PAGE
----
Black adds: “Repeatedly humiliating male minorities through “stop and frisk” operations and arrests for trivial offenses … has to produce a …rage… (A)rresting such individuals is inherently dangerous – and police know it. Police are taught to be aggressive and dominating in such encounters and to view every arrest as a dangerous encounter with someone that may cause them grievous or even fatal injury.

It is generally wrong to think of the police … as swaggering thugs. The police and the minority being arrested often share mutual terror. As the person being arrested struggles or flees the police officers’ fear spikes. It is unusual for police to be seriously harmed during arrests, and far more likely that the suspect will be harmed, but every police officer is told multiple stories about situations in which a police officer was hurt or killed during what seemed to be a routine arrest. As humans, we are primed to respond to narrative, not statistics.”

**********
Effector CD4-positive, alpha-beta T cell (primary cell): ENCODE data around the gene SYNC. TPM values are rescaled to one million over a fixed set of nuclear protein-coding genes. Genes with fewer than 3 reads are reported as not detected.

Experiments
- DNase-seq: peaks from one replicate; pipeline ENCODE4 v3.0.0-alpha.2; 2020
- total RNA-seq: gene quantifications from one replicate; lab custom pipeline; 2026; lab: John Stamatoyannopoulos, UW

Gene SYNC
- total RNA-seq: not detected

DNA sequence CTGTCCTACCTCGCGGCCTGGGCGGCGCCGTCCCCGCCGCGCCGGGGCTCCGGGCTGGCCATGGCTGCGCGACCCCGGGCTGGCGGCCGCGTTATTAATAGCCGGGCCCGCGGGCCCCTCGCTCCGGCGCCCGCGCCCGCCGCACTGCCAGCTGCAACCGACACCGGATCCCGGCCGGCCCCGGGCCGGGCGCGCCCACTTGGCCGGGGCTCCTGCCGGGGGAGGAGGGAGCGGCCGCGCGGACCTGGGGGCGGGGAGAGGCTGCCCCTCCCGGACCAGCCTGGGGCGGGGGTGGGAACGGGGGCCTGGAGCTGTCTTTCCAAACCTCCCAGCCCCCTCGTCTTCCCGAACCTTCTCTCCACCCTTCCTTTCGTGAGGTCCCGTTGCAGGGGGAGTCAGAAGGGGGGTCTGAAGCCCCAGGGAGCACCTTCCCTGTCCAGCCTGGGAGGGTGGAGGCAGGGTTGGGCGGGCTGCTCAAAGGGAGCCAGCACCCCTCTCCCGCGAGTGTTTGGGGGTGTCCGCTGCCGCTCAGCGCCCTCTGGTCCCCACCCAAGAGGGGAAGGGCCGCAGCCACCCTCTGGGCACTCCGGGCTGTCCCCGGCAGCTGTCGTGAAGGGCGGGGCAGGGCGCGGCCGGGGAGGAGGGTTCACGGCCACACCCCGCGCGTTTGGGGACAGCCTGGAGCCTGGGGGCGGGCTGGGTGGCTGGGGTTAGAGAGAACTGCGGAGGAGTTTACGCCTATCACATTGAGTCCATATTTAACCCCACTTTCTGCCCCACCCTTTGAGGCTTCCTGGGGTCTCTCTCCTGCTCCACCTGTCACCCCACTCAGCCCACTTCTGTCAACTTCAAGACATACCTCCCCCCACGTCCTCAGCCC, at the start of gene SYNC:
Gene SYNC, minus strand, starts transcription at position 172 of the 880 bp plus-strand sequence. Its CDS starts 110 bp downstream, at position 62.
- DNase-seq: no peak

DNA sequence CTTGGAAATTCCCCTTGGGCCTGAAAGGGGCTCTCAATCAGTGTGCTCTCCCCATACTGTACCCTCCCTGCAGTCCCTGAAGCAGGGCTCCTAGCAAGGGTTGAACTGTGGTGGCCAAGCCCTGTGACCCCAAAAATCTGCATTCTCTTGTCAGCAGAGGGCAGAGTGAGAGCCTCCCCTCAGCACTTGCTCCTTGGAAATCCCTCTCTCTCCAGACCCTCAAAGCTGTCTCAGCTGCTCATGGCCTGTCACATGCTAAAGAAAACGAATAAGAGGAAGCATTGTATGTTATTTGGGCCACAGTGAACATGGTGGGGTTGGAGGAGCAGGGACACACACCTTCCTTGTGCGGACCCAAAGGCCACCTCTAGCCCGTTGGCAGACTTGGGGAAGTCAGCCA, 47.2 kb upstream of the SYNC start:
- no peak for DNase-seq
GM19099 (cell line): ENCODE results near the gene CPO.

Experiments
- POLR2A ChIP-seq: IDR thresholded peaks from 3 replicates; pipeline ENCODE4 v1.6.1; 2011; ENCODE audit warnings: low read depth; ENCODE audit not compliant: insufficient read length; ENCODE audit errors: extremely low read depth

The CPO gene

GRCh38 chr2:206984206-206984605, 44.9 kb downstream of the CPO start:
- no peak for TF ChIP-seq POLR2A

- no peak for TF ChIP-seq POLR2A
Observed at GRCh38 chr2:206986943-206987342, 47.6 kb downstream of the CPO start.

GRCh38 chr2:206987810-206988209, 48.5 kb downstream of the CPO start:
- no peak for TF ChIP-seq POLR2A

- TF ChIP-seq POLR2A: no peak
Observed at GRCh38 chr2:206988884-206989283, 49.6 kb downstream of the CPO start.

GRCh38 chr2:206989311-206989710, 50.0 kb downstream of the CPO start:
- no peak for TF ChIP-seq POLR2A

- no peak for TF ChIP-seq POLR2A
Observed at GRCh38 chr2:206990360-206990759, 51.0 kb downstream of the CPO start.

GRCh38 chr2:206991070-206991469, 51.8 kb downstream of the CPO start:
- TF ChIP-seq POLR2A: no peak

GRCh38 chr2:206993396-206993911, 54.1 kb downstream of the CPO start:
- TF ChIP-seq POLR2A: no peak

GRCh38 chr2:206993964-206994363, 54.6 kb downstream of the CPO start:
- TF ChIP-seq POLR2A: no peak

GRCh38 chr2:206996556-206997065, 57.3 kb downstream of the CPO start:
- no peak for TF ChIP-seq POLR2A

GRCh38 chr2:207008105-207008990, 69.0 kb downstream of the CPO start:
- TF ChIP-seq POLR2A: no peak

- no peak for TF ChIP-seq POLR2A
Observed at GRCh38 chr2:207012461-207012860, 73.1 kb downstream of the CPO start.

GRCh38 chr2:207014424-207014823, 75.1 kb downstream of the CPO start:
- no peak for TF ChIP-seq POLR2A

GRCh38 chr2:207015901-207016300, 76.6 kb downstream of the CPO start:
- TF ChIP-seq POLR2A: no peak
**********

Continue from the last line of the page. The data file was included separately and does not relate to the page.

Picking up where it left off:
Adding to the narrative of the black predator is the more recent terrorism saga. The police must not only arm themselves but also engage in careful surveillance lest terrorists strike. Yet this narrative has many holes, including especially the wide range of dissent read as “terrorism.” In an article in the online journal Theory and Event, Utah State political theorist Steven Johnston points out: “American police, of course, do not appreciate politics exercised on the streets, perhaps especially when it’s conducted by minorities—whether racial, economic, or otherwise. Since the late 1960s in Los Angeles, local police have created military-style assault forces to deal not only with all manner of crime, but also, and more importantly, with whatever political opposition, dissent, resistance, or tumult may be developing in the community. Los Angeles invented SWAT (Special Weapons and Tactics) teams in response to the urban uprisings in Watts in the mid-1960s. They were first deployed as part of an ongoing war against the Black Panther Party…”